This is something I've always wondered about.
In an American dictionary the word "carver" is pronounced as

CAR-v&r
(The ampersand is a schwa). Both r's are clearly enunciated. This is how I pronounce it.
But British people tend to pronounce it as
CAH-vuh
With no audible r's. This seems to be true all the way up to British royalty. How does a British dictionary say to pronounce it? Does it indicate the latter pronunciation? If it indicates the former pronunciation, then why doesn't anyone in England pronounce it that way?

This isn't meant to be captious. I have just never seen a British dictionary and would be curious as to what the differences are. Please forgive me if this is a worn out subject here.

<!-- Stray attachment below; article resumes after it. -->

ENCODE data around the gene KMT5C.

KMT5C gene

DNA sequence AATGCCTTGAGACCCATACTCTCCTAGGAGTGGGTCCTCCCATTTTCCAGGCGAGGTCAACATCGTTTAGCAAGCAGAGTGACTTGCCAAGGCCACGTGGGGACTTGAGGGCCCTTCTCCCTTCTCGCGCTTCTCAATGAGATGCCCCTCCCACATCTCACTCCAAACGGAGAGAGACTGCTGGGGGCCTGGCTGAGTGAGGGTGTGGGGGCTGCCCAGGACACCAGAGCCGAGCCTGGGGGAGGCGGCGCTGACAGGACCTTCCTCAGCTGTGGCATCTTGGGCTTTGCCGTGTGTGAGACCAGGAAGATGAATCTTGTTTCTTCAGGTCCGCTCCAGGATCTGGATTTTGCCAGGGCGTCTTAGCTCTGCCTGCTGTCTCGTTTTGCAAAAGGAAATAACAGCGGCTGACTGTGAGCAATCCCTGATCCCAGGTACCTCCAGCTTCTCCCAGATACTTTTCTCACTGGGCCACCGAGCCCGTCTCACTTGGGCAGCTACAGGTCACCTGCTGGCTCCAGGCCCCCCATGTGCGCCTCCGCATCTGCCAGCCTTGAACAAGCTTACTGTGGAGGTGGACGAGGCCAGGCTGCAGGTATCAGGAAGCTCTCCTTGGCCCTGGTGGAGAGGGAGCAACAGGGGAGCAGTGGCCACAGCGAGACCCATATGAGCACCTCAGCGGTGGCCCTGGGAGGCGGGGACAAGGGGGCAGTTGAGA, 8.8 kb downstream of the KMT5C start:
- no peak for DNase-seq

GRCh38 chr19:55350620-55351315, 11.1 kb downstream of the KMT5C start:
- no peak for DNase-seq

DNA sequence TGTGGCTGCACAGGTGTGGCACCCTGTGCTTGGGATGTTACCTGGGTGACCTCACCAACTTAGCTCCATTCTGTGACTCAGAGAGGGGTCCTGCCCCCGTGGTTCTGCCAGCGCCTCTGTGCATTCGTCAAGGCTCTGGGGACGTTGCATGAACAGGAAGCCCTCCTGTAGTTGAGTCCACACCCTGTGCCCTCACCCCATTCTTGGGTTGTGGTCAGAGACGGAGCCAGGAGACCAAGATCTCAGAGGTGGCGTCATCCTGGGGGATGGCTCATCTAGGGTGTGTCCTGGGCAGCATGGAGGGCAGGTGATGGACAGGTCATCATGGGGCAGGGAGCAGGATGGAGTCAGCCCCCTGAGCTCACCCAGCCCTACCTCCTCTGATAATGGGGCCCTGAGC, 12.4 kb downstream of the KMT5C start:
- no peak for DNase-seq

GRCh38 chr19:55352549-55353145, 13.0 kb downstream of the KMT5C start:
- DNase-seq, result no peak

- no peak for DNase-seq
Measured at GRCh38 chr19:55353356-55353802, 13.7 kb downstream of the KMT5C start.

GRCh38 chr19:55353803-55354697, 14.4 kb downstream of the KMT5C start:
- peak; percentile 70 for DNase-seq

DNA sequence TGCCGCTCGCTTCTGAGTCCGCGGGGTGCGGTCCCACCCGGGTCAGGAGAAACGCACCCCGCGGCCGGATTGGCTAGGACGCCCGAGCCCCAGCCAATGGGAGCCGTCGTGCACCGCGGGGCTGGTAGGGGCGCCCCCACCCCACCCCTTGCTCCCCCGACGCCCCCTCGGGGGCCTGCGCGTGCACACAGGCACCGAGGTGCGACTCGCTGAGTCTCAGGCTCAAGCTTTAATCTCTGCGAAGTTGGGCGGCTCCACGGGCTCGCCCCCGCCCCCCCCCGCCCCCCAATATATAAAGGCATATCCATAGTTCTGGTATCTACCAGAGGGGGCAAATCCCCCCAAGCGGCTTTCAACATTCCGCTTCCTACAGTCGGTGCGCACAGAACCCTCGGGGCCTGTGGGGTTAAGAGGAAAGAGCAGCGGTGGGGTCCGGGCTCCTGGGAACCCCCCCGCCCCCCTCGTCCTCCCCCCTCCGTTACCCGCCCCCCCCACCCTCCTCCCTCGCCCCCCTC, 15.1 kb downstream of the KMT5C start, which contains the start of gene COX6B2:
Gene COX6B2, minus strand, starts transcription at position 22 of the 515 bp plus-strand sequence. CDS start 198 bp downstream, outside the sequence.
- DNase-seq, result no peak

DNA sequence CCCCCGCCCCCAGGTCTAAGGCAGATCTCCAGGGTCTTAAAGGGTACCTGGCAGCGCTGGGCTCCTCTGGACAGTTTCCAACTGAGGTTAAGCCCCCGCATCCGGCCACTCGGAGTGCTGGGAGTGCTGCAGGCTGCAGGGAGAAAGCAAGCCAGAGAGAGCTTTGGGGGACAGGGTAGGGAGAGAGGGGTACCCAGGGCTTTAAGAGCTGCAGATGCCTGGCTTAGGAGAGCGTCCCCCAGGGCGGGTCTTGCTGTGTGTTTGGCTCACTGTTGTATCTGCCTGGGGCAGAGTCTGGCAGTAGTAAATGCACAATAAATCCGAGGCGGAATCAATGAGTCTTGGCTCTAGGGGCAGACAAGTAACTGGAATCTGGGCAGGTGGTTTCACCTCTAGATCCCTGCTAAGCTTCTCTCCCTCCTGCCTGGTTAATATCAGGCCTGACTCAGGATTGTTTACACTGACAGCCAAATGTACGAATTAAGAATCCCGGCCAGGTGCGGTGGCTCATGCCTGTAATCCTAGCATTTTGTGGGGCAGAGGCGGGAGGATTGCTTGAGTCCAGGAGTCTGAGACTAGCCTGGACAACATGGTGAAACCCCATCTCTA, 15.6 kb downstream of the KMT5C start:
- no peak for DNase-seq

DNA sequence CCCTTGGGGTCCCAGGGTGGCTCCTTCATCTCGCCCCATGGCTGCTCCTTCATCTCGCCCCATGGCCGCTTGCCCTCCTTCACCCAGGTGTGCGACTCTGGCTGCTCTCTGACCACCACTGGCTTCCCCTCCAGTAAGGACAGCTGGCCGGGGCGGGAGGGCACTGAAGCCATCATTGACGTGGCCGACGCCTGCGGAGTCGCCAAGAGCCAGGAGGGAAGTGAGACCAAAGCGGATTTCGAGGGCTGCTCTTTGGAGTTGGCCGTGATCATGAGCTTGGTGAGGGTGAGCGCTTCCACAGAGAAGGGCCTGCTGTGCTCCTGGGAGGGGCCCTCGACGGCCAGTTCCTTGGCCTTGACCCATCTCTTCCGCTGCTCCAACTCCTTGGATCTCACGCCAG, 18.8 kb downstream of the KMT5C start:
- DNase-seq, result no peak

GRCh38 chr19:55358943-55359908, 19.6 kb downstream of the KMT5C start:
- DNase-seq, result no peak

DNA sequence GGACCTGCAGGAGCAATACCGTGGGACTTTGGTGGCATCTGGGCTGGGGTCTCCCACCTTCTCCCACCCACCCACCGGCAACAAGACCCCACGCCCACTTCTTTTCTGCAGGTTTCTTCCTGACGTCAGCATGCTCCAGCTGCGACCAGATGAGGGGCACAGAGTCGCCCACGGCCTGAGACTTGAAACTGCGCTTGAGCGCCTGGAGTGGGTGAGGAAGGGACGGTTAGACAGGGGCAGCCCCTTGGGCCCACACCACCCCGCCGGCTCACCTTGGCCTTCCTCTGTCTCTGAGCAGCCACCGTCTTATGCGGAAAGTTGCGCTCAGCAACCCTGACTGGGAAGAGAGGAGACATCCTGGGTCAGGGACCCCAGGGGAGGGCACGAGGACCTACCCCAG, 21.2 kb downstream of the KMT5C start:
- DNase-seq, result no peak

Don
Kansas City
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This is something I've always wondered about. In an American dictionary the word "carver" is pronounced as CAR-v&r (The ampersand is a schwa).

'Round here we use /@/ for a schwa; /&/ is an ash.
Both r's are clearly enunciated. This is how I pronounce it. But British people tend to pronounce it as CAH-vuh With no audible r's. This seems to be true all the way up to British royalty. How does a British dictionary say to pronounce it?

DJones15: /'kA:[email protected](r)/, US: /'kA:rvR/
SOED5 & OED2: /'kA:[email protected](r)/
COD10 and Chambers consider the pronunciation too obvious to waste ink and paper on.
Does it indicate the latter pronunciation? If it indicates the former pronunciation, then why doesn't anyone in England pronounce it ... would be curious as to what the differences are. Please forgive me if this is a worn out subject here.